Cincinnati Bell on Monday said that it had entered into an agreement to sell its spectrum assets to Verizon Wireless in a deal valued at $210 million.
The deal effectively means Cincinnati Bell will cease its wireless operations, although it will continue to operate for eight to 12 months from the signing of the deal. It also has its own landline operations. Verizon will pay $194 million in cash for the rights to its spectrum, take over certain liabilities, and honor several tower lease agreements.
The national carriers have been eager to bulk up on their spectrum holdings, which provides additional capacity at a time when wireless traffic is exploding. Cincinnati Bell's fate underscores the difficulties that smaller players have had in keeping up with the kind of network upgrades that consumers are expecting.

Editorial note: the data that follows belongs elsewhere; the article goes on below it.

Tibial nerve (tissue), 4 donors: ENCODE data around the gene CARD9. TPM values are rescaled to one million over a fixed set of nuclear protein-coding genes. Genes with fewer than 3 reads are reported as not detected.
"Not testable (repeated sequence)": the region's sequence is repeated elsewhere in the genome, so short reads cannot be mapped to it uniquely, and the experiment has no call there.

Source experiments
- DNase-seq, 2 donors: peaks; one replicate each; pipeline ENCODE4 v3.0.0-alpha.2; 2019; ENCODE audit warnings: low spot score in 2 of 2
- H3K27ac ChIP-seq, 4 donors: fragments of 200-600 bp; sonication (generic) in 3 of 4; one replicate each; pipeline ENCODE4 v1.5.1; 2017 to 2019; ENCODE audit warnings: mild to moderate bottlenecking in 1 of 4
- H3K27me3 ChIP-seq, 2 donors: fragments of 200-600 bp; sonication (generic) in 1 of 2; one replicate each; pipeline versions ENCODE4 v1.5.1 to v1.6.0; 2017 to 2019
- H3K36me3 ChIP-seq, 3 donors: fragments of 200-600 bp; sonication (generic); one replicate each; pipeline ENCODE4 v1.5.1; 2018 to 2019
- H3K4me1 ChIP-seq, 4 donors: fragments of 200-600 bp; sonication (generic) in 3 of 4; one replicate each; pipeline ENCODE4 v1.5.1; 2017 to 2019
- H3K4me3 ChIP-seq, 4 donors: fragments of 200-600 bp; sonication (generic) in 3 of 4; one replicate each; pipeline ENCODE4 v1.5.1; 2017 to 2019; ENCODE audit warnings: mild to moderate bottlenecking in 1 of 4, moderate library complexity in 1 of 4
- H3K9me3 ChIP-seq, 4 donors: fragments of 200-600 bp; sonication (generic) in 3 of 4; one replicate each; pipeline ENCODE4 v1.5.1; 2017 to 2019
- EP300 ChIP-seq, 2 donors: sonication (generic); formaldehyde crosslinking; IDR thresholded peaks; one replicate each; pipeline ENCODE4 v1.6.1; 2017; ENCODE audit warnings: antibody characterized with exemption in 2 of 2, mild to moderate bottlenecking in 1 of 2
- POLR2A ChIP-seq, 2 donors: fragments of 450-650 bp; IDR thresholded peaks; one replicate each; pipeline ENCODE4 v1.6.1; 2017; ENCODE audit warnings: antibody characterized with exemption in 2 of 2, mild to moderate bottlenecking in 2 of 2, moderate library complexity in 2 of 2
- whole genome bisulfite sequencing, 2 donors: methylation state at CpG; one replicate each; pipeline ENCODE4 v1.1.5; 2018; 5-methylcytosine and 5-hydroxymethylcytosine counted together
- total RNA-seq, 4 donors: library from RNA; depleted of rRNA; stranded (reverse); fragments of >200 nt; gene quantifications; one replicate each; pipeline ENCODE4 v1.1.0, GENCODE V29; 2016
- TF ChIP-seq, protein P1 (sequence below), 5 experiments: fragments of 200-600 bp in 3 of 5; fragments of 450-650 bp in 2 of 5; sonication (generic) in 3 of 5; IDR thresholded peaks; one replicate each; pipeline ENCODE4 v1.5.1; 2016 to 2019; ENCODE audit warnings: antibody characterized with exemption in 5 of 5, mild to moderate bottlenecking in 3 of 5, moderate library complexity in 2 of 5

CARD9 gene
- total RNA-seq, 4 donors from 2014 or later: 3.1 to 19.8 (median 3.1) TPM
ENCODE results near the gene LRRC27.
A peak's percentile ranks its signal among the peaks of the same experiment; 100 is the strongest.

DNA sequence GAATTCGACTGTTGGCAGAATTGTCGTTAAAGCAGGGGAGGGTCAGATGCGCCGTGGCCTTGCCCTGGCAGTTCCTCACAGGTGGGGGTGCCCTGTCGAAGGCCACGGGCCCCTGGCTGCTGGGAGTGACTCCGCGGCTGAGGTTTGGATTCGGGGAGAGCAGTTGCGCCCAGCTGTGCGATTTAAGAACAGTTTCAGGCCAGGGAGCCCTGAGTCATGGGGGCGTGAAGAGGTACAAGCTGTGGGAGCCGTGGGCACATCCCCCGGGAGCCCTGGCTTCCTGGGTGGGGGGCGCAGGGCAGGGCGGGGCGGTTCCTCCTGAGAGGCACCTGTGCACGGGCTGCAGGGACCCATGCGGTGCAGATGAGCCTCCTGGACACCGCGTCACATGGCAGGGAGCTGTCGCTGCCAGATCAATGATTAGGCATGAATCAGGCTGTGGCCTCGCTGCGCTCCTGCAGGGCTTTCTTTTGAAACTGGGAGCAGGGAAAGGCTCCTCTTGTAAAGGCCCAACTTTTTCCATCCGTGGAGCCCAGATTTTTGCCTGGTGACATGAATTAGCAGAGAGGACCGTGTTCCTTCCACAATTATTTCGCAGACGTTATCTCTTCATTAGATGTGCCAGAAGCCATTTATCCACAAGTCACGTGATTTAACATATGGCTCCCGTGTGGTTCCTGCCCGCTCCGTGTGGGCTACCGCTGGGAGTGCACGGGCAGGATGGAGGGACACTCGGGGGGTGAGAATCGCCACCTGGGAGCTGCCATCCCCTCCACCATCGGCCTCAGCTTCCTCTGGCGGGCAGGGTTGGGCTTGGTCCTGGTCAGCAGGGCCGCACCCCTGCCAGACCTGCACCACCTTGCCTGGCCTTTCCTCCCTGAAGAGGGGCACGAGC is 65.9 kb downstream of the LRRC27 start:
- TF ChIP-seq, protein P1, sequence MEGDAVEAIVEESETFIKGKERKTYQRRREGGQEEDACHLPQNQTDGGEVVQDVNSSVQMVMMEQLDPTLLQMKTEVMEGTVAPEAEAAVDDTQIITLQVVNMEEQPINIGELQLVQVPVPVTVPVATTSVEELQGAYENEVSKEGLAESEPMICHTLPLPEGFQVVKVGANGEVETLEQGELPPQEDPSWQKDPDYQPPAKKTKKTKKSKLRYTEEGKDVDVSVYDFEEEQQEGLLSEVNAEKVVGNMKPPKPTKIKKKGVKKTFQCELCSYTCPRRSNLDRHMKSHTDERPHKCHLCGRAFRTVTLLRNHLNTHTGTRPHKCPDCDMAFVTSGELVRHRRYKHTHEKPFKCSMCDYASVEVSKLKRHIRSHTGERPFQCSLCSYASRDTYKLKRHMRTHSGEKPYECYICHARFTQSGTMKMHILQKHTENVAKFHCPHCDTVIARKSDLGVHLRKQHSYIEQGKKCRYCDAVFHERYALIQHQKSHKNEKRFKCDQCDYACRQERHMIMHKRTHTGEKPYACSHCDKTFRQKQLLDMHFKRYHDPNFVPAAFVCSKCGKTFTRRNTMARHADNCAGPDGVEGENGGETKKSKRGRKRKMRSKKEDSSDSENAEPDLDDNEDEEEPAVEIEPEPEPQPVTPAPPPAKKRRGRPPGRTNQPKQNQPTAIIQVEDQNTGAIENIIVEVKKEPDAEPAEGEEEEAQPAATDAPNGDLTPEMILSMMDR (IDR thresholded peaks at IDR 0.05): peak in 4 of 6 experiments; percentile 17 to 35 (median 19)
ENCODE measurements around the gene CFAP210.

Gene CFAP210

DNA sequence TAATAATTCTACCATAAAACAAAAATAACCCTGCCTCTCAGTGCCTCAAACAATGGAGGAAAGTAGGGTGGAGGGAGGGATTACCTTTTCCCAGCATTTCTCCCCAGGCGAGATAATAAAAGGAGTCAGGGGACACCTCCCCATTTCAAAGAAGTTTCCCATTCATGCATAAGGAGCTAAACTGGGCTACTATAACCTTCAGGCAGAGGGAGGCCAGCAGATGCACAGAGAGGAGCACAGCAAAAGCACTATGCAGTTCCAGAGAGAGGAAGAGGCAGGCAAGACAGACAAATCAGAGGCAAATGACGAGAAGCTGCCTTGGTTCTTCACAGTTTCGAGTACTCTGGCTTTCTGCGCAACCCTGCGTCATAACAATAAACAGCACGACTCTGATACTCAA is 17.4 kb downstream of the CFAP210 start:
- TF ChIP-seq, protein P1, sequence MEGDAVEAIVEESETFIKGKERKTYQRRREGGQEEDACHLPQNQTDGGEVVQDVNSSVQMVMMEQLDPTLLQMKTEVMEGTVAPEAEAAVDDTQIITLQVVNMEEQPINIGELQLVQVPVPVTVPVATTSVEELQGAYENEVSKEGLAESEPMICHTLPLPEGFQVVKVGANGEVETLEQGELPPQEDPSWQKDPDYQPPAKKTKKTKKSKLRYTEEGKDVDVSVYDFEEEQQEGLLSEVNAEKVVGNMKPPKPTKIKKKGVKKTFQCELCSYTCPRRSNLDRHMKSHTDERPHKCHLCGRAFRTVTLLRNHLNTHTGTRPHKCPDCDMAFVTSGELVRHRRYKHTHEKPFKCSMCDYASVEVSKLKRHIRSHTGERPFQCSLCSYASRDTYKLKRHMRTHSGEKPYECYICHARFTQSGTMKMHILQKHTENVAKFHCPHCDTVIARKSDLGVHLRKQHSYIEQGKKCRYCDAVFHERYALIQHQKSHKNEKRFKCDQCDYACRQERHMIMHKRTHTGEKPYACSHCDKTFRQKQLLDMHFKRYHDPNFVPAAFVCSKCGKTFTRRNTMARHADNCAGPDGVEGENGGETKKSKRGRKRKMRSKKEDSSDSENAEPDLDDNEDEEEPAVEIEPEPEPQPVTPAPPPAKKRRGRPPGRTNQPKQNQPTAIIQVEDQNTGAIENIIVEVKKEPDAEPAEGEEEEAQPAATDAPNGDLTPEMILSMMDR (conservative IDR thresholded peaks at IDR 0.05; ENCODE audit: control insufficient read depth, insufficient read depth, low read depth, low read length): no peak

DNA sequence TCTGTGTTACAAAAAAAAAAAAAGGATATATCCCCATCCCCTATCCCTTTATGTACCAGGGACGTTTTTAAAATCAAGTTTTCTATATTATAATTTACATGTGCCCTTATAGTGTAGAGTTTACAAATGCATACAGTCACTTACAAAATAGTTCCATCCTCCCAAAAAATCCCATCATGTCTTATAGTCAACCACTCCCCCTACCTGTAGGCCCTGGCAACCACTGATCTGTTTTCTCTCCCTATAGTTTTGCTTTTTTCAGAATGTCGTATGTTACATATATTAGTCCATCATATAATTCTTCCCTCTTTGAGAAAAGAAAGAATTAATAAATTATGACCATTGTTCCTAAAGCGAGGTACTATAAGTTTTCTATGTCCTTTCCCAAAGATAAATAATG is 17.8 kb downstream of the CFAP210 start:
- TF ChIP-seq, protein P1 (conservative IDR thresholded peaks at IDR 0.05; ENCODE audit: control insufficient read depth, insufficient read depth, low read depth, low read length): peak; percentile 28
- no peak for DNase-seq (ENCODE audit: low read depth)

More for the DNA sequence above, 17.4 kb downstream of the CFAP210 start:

Cincinnati Bell will lease back some of the spectrum it is selling to help with the transition period, allowing it to wind down its wireless operations and move its customers over to Verizon Wireless. Cincinnati Bell will provide more information to its customers about the transition once the deal closes, which is expected to be in the second half of the year.
Verizon has entered into a deal to assign the rights to the spectrum to private equity firm Grain Management, and will lease some of the spectrum licenses.
A Verizon spokeswoman declined to comment beyond the press release.
Verizon shares slipped 0.7 percent to $47.71 in pre-market trading.
Updated at 6:17 a.m. PT: To clarify that it is ceasing its wireless operations, but will continue its landline business.